A Mexican fishing boat captain busted in 2008 with 12 tons of tuna well within the protected boundary waters of Costa Rica’s Isla del Coco National Park fled the country before his trial and has never faced justice.
Ariel Bustamante Sánchez, 53, a Mexican national, was captain of the Tiuna fishing vessel when it was caught by Costa Rican officials 9.5 nautical miles northeast of Manuelita Island, part of Isla del Coco, with a massive load of tuna, making it the biggest poaching case in the national park’s history.
Located 365 miles off Costa Rica’s Pacific coast, Isla del Coco is known as the country’s “Treasure Island” and is a UNESCO World Heritage Site. It forms part of an important marine biological corridor that connects with Ecuador’s Galápagos Islands.
However, for decades park rangers have been outnumbered by poachers, who continue to fish the park’s waters mainly for tuna and sharks.
Bustamante’s boat and helicopter were seized, and he was issued a court date to face charges of violations of the country’s Fishing Law. But he fled the country through Costa Rica’s southern border crossing at Paso Canoas just days before his trial, immigration records show.
On Sept. 10, 2009, a judge issued a formal request to then head of the Department of Intelligence and Security, Erick Sandí, asking Interpol to issue an international arrest alert for Bustamante. But according to a search of the Interpol website on Wednesday, there is no record of any such alert. The Tico Times is verifying that Interpol received the request from the judge.
According to a story in the daily La Nación at the time of his arrest, Bustamante faced a $5 million fine, a criminal trial, and the seizure of his boat. However, after the vessel was impounded for approximately two years, Bustamante, or one of his representatives, was allowed to recover it and remove it from the country, his attorney, Víctor Herrera, told The Tico Times.
According to Herrera, the Costa Rican Fishing Institute, or Incopesca, was tasked with the boat’s maintenance while impounded, but Incopesca lacked the funds for its upkeep. Herrera said both Incopesca and the Prosecutor’s Office agreed to release the boat to its owner. Herrera added that his client recovered the vessel in poor condition, and the fishing company Bustamante represents had to pay for its upkeep while impounded.
According to Bustamante’s attorney, the Tiuna captain returned to Costa Rica to face trial in 2009, but days before he was to appear in court, prosecutors upgraded charges against him from violations of the country’s Fishing Law to piracy. If convicted of Fishing Law violations, Bustamante likely would not have served jail time. Charges of piracy, however, carry a maximum penalty of up to 15 years in prison.
“My client didn’t feel he could trust the Costa Rican justice system – how could he if they changed the charges on him days before the trial – so he fled,” Herrera said.
Update, Wed., March 19, 6 p.m.: A Puntarenas assistant prosecutor responds to Herrera’s statements:
For Puntarenas Assistant Prosecutor Tatiana Chaves, Herrera’s statements are “absurd.”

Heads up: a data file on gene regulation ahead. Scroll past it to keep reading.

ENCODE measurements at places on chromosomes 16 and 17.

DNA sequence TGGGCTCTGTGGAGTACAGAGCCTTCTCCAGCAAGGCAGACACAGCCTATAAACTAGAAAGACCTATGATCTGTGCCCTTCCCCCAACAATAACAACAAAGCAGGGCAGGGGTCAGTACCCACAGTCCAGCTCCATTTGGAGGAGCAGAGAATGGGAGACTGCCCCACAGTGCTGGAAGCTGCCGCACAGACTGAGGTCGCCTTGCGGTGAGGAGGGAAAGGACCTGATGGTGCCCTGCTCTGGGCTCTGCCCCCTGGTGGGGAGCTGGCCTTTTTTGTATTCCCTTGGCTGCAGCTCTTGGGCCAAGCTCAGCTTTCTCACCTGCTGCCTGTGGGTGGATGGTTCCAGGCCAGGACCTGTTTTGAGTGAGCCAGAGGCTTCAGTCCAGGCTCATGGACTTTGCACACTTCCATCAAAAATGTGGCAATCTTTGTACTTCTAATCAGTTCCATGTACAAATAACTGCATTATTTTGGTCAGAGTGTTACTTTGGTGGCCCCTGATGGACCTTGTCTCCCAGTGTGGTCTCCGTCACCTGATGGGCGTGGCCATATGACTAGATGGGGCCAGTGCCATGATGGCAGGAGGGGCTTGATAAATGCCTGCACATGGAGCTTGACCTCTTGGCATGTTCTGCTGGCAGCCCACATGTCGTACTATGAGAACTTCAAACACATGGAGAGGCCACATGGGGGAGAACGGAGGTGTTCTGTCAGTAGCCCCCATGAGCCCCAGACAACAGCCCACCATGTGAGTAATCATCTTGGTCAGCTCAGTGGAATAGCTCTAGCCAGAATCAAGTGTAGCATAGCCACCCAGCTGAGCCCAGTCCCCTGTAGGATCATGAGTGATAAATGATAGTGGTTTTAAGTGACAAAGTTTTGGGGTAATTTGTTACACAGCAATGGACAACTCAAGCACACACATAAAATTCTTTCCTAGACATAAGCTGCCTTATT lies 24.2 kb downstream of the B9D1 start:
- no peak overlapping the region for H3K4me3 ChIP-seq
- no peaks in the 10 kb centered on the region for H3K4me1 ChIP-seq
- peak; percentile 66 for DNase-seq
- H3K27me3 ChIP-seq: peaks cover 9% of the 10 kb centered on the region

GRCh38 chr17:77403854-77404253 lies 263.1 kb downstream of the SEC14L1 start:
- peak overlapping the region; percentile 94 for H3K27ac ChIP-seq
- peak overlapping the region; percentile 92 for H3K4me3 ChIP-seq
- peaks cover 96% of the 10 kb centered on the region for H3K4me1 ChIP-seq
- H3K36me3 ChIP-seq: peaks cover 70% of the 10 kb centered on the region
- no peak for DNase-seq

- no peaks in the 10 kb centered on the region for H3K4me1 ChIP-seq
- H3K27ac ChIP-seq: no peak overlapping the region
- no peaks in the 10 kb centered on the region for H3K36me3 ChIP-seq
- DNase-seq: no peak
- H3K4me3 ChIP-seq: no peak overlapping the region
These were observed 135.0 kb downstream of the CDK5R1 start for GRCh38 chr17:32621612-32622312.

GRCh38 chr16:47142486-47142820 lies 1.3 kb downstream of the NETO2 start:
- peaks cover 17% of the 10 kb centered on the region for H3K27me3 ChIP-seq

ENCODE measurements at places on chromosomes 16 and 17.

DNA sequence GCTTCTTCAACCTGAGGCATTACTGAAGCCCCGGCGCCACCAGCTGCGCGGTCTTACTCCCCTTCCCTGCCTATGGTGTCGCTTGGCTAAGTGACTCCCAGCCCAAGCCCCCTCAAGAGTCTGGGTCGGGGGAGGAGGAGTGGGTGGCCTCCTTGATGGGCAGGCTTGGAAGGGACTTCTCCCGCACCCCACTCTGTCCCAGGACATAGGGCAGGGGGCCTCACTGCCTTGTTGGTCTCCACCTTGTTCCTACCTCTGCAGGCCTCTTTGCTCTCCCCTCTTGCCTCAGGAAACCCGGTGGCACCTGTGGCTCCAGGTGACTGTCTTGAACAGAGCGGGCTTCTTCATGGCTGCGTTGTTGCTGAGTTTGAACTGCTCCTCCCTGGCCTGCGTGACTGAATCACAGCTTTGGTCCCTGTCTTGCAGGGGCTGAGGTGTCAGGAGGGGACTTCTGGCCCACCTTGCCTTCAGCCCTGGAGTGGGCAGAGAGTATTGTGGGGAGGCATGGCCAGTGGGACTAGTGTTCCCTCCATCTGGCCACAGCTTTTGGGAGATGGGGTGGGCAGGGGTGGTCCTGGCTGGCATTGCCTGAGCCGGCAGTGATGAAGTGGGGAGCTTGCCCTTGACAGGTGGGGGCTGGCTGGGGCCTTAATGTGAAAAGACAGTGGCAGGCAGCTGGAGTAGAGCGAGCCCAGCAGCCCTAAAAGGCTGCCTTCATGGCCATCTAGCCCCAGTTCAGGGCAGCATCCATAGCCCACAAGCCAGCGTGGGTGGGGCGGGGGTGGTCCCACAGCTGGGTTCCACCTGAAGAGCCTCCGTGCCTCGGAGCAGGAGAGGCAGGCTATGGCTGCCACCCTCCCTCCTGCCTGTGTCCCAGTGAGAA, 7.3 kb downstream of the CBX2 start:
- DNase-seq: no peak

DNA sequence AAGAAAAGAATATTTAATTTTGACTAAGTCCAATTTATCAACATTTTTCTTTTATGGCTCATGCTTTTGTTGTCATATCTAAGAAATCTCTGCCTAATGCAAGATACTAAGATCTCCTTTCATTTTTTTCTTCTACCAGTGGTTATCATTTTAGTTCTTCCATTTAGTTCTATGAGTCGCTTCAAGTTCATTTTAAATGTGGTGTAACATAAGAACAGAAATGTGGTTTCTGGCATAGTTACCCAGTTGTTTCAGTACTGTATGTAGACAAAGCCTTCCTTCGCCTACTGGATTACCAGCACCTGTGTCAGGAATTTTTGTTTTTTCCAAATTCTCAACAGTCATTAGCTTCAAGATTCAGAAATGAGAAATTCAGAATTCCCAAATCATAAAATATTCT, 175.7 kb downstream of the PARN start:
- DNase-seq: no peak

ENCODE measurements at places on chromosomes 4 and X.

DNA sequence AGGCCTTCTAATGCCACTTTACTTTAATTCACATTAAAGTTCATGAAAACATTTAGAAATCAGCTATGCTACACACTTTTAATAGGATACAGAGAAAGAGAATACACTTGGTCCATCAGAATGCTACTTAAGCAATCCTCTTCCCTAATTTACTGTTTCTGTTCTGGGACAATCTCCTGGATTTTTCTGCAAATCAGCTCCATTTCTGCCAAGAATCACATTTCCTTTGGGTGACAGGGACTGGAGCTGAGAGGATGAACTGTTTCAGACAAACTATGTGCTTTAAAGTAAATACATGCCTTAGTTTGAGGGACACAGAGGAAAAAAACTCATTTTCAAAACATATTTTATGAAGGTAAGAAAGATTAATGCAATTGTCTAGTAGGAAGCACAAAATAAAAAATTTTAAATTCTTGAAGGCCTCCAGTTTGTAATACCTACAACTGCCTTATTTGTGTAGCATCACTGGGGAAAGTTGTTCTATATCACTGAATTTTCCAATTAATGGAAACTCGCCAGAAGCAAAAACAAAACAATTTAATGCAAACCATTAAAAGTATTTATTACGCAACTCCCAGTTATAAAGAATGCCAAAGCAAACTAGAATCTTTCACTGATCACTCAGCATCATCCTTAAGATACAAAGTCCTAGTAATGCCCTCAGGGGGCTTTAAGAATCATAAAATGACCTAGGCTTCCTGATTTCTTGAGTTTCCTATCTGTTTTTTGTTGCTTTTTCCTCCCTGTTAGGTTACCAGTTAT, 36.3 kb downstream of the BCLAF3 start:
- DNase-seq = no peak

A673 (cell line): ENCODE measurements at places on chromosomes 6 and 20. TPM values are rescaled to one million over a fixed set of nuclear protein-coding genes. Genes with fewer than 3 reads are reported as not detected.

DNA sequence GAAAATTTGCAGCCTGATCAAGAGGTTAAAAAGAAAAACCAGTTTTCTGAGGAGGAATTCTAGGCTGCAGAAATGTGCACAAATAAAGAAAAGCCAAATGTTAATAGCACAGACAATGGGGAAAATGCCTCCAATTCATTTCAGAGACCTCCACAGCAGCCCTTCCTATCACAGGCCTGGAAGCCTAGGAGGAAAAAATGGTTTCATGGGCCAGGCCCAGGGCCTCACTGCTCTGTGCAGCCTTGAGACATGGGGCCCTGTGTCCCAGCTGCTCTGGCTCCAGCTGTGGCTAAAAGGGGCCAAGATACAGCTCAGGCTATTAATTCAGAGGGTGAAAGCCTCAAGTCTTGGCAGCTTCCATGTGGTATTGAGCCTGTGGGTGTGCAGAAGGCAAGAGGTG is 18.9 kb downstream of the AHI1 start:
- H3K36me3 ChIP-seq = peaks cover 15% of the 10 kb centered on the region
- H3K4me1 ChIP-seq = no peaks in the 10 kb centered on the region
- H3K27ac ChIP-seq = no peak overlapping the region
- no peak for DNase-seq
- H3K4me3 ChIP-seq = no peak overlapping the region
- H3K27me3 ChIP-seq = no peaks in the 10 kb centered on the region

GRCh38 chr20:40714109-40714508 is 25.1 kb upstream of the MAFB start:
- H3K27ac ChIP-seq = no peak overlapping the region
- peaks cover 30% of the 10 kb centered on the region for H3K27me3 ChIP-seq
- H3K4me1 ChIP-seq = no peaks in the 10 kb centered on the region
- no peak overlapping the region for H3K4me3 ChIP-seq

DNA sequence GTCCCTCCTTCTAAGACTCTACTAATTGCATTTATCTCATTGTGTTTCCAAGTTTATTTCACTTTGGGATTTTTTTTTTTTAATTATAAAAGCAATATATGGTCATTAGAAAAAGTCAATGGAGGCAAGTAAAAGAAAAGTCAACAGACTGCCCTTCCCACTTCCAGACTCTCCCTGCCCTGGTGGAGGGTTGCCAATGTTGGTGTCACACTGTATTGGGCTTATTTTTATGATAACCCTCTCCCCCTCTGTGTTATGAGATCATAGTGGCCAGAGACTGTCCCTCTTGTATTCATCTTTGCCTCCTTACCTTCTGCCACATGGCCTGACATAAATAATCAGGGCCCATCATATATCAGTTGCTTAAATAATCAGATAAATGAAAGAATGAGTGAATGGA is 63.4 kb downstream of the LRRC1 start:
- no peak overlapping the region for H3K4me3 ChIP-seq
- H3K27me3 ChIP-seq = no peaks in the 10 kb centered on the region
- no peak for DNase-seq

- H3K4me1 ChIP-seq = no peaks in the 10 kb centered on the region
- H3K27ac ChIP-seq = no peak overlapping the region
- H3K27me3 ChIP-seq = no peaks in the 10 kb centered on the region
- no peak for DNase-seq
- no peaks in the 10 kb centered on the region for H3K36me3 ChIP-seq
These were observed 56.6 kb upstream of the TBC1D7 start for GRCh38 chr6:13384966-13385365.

“The facts of the case remain the same: He was illegally fishing inside Isla del Coco National Park. It’s illegal to fish inside the park,” Chaves told The Tico Times.
Chaves also disputed the attorney’s claim that poaching inside a national park does not fall within the legal definition of piracy in Costa Rica. “Yes, it’s piracy,” Chaves said. “But regardless, the accused must appear in court to face the charges. You can’t just run.”
Chaves also acknowledged that Bustamante’s tuna boat was so large, that it was impossible for the Costa Rican government to finance its upkeep. Prosecutors and Incopesca let the boat leave under the condition that it must return whenever a judge so orders. Also, Chaves said, Bustamante had to pay a bail of approximately $250,000, which he lost when he fled.
As to whether or not Interpol ever issued an alert for Bustamante’s arrest, Chaves said Puntarenas’ chief prosecutor on Wednesday sent a request to the judicial branch in San José asking for confirmation that judge Luis Angulo sent it in the first place, in September 2009. The Tico Times asked a spokesman at the judicial branch for the same information, and will update the story once we receive it.
The original story continues here:
Conservationists are outraged that such a big case of alleged poaching could result in total impunity, particularly given Costa Rica’s aggressive effort to internationally pursue Sea Shepherd founder Paul Watson and have him extradited to this country on charges of attempted shipwrecking over a 2002 incident off Guatemala’s coast.
Asked why he thought Costa Rica would so aggressively pursue him and not Bustamante, Watson told The Tico Times in an email:
“The difference is that Bustamante is a poacher and I am a conservationist and under Chinchilla’s government conservationists were criminals and poachers were business associates. Bustamante is a criminal and the case against me is political because anti-poaching has been a crime and poaching has simply been good business as long as the right people got their cut.
Strangely, both Watson and Bustamante’s attorney agree on one point: The Costa Rican justice system is flawed, they say.